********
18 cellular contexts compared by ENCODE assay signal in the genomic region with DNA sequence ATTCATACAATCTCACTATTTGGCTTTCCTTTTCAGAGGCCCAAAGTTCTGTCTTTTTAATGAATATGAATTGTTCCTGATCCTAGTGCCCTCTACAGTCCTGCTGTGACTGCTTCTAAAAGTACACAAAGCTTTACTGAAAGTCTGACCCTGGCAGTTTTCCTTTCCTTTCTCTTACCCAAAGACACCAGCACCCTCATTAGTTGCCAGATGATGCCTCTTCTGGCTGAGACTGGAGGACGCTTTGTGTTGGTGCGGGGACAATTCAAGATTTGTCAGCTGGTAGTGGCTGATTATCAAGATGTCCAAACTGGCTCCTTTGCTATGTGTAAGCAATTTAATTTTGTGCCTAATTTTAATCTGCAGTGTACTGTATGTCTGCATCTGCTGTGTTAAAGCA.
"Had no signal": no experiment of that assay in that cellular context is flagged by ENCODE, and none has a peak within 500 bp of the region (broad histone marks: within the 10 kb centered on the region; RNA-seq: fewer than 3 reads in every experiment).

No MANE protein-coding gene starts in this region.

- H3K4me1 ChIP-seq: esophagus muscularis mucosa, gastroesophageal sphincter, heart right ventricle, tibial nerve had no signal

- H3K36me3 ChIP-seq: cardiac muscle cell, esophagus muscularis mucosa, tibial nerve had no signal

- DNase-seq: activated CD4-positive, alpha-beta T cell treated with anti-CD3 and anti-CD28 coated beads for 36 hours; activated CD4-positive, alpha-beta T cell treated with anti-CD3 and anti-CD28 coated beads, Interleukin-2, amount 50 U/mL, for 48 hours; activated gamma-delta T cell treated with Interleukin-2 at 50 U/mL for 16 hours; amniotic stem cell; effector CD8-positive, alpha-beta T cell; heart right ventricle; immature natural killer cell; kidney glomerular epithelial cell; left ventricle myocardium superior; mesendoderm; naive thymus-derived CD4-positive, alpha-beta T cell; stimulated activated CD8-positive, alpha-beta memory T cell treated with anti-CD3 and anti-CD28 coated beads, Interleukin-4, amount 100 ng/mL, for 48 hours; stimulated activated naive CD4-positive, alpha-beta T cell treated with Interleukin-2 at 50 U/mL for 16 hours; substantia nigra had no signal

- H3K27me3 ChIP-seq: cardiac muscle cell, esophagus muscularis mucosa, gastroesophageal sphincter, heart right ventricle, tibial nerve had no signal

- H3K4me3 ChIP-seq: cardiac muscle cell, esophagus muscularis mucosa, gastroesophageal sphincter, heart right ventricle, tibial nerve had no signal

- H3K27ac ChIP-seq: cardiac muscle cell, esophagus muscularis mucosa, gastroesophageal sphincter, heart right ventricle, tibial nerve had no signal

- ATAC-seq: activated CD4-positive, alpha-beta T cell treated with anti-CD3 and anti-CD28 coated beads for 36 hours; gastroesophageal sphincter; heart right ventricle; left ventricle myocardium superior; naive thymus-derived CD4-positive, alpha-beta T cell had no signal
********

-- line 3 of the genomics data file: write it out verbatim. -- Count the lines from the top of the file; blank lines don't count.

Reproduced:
No MANE protein-coding gene starts in this region.